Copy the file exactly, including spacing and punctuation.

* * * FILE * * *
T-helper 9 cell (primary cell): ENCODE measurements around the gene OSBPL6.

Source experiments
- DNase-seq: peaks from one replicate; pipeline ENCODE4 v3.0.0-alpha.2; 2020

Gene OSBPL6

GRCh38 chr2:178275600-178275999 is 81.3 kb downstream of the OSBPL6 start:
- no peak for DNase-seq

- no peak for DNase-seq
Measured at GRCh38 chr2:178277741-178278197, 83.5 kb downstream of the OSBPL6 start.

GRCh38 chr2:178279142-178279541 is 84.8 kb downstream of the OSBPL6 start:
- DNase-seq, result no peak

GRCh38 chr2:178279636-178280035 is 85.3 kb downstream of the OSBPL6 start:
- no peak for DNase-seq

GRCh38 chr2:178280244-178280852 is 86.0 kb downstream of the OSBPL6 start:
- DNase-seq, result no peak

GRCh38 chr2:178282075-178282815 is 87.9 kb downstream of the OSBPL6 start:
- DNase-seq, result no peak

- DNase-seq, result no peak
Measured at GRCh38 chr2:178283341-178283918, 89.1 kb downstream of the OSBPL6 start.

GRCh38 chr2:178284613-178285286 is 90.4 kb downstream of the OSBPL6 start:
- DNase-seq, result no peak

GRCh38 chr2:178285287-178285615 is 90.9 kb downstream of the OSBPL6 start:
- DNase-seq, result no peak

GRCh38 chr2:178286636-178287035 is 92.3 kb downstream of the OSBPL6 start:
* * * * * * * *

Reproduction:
T-helper 9 cell (primary cell): ENCODE measurements around the gene OSBPL6.

Source experiments
- DNase-seq: peaks from one replicate; pipeline ENCODE4 v3.0.0-alpha.2; 2020

Gene OSBPL6

GRCh38 chr2:178275600-178275999 is 81.3 kb downstream of the OSBPL6 start:
- no peak for DNase-seq

- no peak for DNase-seq
Measured at GRCh38 chr2:178277741-178278197, 83.5 kb downstream of the OSBPL6 start.

GRCh38 chr2:178279142-178279541 is 84.8 kb downstream of the OSBPL6 start:
- DNase-seq, result no peak

GRCh38 chr2:178279636-178280035 is 85.3 kb downstream of the OSBPL6 start:
- no peak for DNase-seq

GRCh38 chr2:178280244-178280852 is 86.0 kb downstream of the OSBPL6 start:
- DNase-seq, result no peak

GRCh38 chr2:178282075-178282815 is 87.9 kb downstream of the OSBPL6 start:
- DNase-seq, result no peak

- DNase-seq, result no peak
Measured at GRCh38 chr2:178283341-178283918, 89.1 kb downstream of the OSBPL6 start.

GRCh38 chr2:178284613-178285286 is 90.4 kb downstream of the OSBPL6 start:
- DNase-seq, result no peak

GRCh38 chr2:178285287-178285615 is 90.9 kb downstream of the OSBPL6 start:
- DNase-seq, result no peak

GRCh38 chr2:178286636-178287035 is 92.3 kb downstream of the OSBPL6 start: